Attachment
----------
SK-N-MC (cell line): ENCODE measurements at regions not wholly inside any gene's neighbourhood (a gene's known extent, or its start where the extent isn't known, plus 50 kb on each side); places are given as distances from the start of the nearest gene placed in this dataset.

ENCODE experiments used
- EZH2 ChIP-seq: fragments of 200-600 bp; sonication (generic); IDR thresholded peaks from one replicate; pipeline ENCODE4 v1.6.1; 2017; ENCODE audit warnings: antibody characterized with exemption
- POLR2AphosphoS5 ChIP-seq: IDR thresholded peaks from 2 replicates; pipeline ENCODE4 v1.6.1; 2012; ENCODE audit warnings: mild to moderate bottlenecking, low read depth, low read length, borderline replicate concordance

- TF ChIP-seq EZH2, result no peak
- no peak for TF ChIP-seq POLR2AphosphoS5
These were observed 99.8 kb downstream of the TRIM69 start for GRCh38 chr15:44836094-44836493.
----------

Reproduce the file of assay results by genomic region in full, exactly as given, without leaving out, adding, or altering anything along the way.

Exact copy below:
SK-N-MC (cell line): ENCODE measurements at regions not wholly inside any gene's neighbourhood (a gene's known extent, or its start where the extent isn't known, plus 50 kb on each side); places are given as distances from the start of the nearest gene placed in this dataset.

ENCODE experiments used
- EZH2 ChIP-seq: fragments of 200-600 bp; sonication (generic); IDR thresholded peaks from one replicate; pipeline ENCODE4 v1.6.1; 2017; ENCODE audit warnings: antibody characterized with exemption
- POLR2AphosphoS5 ChIP-seq: IDR thresholded peaks from 2 replicates; pipeline ENCODE4 v1.6.1; 2012; ENCODE audit warnings: mild to moderate bottlenecking, low read depth, low read length, borderline replicate concordance

- TF ChIP-seq EZH2, result no peak
- no peak for TF ChIP-seq POLR2AphosphoS5
These were observed 99.8 kb downstream of the TRIM69 start for GRCh38 chr15:44836094-44836493.